Well, The Garden was actually a step back in some ways just to retrieve the territory I’d started with Systems of Romance with Ultravox. I thought Metamatic was so hard-edged and merciless at the time, I thought I’d step back and retrieve the sound that Conny Plank, our producer was working on. Also, I’d been to Italy for a while, so I’d warmed up a bit after living in London during the 70s. London was very grey and bleak at that point. Going over to Italy made me see England and Europe and a different way. So, it’s all those factors that came together and made The Garden a different album.

It’s a much more romantic record…

Yeah, that’s definitely the connection to Italy that really triggered that off.

I also loved the emphasis on choral music.

Oh yeah, you can certainly do that sort of thing for the first time with the early Roland Vocoder- the VP330 I think it was, which was one of the first cheap vocoders, but it had lots of other facilities that I wanted to use to mix it up with other instruments. So, I suddenly had this way to make a choir if I wanted it, and it sounded electronic but had its own qualities that weren’t available before.

“Underpass” is the track that continues to define your work. What do you feel is the contributing factor to the song’s longevity?

Well, I always wanted to strip things down to the simplest possible level, and I think I got as far as I could there with Metamatic, many tracks on Metamatic only had six tracks- I recorded it on an 8 track machine and I’m pretty sure that “Underpass” only had six tracks- so I was very pleased with that. It was that kind of minimalism that I wanted to get to. I did that to let each sound have as much aural space as possible- that was influenced a lot by dub reggae, which was new at the time. Gareth [Jones], the engineer and I were listening to a lot of that at the time, as it was being made at the same studio. So that influenced the sound of Metamatic dramatically.

I know I often hear “Underpass” out to this day. I’ve also DJed much of your work and that always seems to be the one people respond to above all. I know there were some recent remixes of it released, so that song continues to really inspire people.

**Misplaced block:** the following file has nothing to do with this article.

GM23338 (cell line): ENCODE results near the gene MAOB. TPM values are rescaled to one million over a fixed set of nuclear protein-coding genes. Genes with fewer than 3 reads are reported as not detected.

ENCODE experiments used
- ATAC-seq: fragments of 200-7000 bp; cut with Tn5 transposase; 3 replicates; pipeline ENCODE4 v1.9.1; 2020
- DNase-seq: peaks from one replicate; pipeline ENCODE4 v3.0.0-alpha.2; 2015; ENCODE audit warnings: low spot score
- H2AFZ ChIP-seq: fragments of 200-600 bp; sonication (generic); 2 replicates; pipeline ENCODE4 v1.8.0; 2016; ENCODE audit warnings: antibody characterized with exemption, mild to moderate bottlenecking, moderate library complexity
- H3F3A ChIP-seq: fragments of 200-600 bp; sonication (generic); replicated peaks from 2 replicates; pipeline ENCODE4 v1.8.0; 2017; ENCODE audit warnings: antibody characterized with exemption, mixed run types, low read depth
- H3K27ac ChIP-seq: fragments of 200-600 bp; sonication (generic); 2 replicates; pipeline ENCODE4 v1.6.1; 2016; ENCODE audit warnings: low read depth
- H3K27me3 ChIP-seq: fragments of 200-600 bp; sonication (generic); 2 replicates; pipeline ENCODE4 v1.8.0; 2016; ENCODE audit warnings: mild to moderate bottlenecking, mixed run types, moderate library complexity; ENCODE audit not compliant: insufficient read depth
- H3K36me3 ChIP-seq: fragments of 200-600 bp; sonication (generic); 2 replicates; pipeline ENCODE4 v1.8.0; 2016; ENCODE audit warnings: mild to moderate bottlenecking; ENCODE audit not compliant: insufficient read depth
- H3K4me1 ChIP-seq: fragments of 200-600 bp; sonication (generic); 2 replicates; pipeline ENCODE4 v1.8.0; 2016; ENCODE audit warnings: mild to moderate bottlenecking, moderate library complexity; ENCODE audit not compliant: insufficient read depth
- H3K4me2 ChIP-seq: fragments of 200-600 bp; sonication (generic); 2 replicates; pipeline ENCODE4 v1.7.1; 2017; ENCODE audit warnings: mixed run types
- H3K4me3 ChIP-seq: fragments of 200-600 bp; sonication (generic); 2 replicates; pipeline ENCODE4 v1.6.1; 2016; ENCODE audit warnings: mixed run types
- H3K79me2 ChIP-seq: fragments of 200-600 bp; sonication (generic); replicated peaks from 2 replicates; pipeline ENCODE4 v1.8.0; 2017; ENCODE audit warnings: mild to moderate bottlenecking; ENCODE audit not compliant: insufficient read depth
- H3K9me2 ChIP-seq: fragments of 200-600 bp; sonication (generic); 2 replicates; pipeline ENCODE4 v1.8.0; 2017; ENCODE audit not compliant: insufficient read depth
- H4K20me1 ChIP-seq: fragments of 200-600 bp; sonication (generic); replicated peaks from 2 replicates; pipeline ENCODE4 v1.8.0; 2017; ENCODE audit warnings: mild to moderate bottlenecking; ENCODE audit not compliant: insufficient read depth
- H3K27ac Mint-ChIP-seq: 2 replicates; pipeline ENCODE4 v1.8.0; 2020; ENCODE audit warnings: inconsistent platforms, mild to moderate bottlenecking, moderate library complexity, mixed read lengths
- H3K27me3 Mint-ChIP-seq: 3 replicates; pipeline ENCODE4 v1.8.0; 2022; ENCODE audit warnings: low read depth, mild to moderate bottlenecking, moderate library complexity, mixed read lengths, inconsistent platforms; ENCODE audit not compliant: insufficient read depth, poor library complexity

Yeah – it’s interesting – I think you get to the point where things become I don’t know, you could say a classic or something like it because you can’t reduce it anymore, you can’t take anything away from it without it disappearing, so I think when things are irreducible like that- they seem to have a life of their own.

Are you tired of that song in any way? I know a lot of musicians tend to shy away from “the hit.”

No, I still enjoy listening to it. At the time, we felt it was successful- it was one of those tracks that you felt worked properly and I still feel like that. I’m glad people like it- it shows very good taste, I think. [chuckles]

How has your relationship with the synthesizer changed over the years?

Well, it changed a lot when the digital stuff came along. That was really confusing. I sort of lost enthusiasm for synths then because they had become different animals, really. I realized that the problem was digital equipment- you know – most of it was pretty crappy. It was too complicated- all those multi-functional menus. My god, what a waste of time.

I agree.

When I threw all that stuff away and went back to the ARP Odyssey and CR-78 and so on, that was it, it was fine again. I realized it wasn’t really me that had lost the way, it was just the string of the equipment and the evolution of the instruments that had become something that was sort of a techie’s heaven and no good for the rest of the human race.

There was an era – around 10-15 years ago – when analog electronics came back in a big way, and all the better for it. Do you and Benge use any digital tools at all in your recordings with The Maths?